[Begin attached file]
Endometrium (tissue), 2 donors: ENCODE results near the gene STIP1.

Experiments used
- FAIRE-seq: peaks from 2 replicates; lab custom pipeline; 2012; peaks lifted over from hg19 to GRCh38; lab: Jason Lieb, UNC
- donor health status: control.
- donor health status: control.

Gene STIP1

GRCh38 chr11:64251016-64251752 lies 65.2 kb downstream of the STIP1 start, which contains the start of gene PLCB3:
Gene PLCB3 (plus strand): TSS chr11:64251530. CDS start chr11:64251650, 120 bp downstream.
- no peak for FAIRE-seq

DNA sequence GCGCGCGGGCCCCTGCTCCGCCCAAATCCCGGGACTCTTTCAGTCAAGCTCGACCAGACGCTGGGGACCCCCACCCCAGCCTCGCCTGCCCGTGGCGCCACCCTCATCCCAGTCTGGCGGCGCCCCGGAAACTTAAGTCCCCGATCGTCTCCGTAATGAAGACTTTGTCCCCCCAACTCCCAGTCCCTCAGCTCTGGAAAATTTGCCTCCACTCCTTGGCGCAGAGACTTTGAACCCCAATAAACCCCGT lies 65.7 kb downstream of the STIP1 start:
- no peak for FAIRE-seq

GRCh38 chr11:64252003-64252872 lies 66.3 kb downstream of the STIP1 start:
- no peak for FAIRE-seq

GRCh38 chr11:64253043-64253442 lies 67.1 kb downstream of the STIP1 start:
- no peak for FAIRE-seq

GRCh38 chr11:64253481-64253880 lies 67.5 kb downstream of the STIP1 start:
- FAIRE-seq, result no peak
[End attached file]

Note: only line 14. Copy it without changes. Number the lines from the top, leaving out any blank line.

GRCh38 chr11:64253043-64253442 lies 67.1 kb downstream of the STIP1 start: